When I first started my career in fertility medicine and I would ask patients to share with me their “menstrual calendars” and “BBT” (basal body temperature) charts, out would come piles and piles of papers! Folders with pages of graphs and calendars with “Xs” and “Os” marking their periods and the day of ovulation would cover my desk. Based on this information, we would discuss when ovulation was likely occurring and the proper timing for intercourse to increase their chances of getting pregnant.
Fast forward to 2018. Now at CCRM New York, when I ask patients for information on their menstrual cycles, they reach into their bags and neatly pull out their smartphones. Their app of choice is opened, and we start our discussion! And while there are dozens of different fertility apps to choose from, almost all are based on the basic principles of what we have traditionally called the “Fertility Awareness Method” (aka FAM). FAM helps identify your fertile “window” based on the following: your period length (one period to the next), changes in cervical mucous, changes in cervical position and your basal body temperature (early morning body temp).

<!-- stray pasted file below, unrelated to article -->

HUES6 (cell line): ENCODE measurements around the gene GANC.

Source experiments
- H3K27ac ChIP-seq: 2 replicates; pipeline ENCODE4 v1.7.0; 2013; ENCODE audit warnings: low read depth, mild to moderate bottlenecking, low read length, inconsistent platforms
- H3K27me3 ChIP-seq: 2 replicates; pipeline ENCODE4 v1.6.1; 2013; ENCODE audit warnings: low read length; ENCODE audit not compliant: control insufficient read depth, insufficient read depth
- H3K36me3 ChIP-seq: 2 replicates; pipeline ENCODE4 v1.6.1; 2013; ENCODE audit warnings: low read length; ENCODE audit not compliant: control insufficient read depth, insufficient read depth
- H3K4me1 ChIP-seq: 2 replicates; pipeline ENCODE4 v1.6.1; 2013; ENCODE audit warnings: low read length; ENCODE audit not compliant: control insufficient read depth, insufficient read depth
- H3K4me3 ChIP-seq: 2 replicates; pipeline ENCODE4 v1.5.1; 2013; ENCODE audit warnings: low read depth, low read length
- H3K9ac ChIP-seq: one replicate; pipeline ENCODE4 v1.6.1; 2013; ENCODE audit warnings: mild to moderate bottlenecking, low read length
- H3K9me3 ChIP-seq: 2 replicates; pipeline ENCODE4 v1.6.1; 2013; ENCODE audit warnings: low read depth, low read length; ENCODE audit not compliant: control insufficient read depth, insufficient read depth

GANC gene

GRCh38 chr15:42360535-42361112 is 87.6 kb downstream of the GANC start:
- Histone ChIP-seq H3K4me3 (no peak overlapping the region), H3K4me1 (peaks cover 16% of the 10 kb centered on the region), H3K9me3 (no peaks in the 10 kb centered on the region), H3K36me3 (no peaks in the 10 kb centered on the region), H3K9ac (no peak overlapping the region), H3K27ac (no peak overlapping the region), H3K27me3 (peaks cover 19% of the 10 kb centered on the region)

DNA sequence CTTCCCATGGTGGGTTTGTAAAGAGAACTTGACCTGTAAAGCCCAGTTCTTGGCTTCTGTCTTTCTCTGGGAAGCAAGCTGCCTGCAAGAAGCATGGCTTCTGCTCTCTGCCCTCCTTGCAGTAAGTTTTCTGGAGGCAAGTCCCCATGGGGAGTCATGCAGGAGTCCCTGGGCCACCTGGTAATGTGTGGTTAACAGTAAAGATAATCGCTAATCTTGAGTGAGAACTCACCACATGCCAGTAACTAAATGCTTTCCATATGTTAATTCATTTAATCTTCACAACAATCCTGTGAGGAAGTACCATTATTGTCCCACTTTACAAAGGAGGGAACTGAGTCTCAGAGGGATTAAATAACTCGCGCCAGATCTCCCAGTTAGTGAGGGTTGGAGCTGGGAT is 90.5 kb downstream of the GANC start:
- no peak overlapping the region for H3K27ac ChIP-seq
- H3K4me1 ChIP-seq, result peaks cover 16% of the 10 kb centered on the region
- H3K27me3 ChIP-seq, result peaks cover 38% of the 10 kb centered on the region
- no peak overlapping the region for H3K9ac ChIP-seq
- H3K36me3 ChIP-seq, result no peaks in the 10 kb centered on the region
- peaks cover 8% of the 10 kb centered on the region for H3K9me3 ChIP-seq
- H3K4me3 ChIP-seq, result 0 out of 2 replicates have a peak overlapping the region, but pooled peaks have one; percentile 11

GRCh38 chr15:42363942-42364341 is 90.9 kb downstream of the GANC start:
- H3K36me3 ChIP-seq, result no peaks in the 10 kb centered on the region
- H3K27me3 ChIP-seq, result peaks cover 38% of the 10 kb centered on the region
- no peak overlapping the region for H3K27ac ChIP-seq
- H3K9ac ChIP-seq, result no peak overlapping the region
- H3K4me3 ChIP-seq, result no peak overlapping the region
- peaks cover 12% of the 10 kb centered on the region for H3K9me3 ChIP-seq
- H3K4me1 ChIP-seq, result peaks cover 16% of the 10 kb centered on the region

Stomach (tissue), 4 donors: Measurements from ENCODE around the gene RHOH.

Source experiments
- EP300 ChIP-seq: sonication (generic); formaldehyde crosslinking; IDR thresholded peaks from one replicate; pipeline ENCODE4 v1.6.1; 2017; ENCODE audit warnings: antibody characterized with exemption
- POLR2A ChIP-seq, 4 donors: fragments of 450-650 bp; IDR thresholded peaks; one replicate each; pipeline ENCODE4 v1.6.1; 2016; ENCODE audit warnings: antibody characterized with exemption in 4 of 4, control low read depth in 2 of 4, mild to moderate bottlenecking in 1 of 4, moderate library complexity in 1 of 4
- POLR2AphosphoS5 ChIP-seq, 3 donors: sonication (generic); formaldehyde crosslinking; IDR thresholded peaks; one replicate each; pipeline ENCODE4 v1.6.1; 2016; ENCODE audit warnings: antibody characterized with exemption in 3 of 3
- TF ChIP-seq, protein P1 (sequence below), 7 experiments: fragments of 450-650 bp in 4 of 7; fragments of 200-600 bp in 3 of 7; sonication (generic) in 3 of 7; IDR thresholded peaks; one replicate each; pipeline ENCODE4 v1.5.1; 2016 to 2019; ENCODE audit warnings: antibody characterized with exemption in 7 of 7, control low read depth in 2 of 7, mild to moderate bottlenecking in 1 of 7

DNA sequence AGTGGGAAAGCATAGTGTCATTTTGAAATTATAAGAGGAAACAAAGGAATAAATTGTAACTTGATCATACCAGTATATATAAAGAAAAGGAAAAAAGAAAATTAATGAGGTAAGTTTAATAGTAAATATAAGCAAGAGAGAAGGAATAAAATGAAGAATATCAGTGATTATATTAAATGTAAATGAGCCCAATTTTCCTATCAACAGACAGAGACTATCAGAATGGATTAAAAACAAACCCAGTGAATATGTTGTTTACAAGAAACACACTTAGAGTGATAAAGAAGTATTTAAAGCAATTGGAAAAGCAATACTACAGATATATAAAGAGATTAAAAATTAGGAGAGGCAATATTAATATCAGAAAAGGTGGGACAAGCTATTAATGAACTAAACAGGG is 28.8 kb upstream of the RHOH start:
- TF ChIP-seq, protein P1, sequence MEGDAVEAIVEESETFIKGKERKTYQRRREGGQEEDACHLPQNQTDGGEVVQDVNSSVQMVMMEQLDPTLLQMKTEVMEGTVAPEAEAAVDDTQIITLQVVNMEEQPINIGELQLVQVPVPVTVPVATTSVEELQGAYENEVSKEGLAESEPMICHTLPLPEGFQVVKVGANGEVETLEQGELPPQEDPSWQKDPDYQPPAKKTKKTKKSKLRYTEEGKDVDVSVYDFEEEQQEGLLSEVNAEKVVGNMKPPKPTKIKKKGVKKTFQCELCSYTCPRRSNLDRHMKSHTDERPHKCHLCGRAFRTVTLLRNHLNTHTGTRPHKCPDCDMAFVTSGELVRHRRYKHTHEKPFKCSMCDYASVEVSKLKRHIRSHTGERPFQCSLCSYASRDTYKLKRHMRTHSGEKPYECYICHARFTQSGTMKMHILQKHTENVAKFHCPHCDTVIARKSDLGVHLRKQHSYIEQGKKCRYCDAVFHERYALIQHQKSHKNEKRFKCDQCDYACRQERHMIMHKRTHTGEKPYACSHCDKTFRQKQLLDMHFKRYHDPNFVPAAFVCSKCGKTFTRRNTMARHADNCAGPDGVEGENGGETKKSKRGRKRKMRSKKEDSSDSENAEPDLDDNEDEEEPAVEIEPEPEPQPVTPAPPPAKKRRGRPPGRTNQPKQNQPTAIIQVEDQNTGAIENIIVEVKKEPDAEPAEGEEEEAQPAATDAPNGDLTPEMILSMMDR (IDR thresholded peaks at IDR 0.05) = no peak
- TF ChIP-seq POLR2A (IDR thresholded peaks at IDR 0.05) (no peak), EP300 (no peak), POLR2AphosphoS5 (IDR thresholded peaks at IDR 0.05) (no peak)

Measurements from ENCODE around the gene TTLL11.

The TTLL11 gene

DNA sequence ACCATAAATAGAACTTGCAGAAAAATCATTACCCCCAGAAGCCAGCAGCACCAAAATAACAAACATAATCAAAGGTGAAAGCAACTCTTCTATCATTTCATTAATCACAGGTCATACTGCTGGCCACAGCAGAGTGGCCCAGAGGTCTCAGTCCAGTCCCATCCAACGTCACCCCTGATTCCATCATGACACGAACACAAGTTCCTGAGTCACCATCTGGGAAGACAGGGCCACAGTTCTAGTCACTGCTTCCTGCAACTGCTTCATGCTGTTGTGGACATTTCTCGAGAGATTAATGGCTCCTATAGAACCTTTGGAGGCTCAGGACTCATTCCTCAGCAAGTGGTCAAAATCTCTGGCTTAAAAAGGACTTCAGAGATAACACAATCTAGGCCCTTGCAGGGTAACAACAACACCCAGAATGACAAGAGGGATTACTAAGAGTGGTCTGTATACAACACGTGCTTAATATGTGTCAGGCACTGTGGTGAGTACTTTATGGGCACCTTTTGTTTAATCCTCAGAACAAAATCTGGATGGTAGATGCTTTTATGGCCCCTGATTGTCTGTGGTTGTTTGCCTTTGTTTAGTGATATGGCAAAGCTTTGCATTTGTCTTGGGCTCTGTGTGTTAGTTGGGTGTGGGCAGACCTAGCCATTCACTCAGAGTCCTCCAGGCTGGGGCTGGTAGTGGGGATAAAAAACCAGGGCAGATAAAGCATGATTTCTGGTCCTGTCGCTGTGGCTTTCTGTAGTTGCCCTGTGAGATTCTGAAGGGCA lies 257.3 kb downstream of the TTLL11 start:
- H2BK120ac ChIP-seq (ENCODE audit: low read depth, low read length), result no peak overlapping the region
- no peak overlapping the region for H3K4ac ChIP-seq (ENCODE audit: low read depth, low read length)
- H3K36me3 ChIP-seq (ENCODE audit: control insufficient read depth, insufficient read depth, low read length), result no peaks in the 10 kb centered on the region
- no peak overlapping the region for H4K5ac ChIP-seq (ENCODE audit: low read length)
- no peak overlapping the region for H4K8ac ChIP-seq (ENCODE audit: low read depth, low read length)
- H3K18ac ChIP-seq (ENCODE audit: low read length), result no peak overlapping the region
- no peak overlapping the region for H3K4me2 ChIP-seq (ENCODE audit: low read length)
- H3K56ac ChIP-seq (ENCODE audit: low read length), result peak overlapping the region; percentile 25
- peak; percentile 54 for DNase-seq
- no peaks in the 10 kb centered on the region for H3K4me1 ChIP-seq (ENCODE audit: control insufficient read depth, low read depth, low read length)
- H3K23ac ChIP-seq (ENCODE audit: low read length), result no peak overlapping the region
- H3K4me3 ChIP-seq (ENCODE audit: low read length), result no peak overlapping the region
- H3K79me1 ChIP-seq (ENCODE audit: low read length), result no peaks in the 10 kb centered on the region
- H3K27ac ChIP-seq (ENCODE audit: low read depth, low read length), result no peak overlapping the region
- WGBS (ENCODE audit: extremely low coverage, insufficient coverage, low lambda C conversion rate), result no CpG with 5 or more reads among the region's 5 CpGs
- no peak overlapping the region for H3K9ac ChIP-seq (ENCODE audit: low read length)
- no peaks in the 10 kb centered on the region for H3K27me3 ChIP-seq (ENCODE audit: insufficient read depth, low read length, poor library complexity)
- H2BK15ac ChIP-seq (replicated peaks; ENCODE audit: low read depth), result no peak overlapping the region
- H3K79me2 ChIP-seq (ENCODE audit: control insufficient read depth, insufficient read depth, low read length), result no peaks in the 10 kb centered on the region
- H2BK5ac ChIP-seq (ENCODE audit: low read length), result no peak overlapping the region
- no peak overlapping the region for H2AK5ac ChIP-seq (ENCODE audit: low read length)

Almost all fertility apps ask you basic questions; however, some are more advanced and are linked to a thermometer, for example, that relays information to your app. There are even “fertility” watches that input data on your temperature, heart rate and sleep patterns into an app to help best identify your fertile window and calculate the optimal time to have intercourse to conceive.
Tracking your cycle can be incredibly helpful to individuals and couples who are just starting their journey to conceive. In fact, it may even be advantageous to start using a menstrual tracker in advance of when you actually want to conceive because many of these apps become even more accurate with the more data they have. However, while fertility apps can be helpful, I caution women from relying on these apps too heavily—they are not always 100% accurate, particularly for women who have irregular menses/ovulation. A visit to a fertility clinic like CCRM provides detailed results from blood work and an ultrasound, which trump the apps every time!
If you are under 35 and have been trying to conceive for over a year, or are over 35 and have been trying for more than six months, you should see a fertility specialist. Similarly, if you have erratic/irregular cycles, you should also see a specialist. So, while fertility apps are a helpful tool for those who are just starting this journey, they shouldn’t replace both the diagnostic and therapeutic tools that we have as fertility specialists.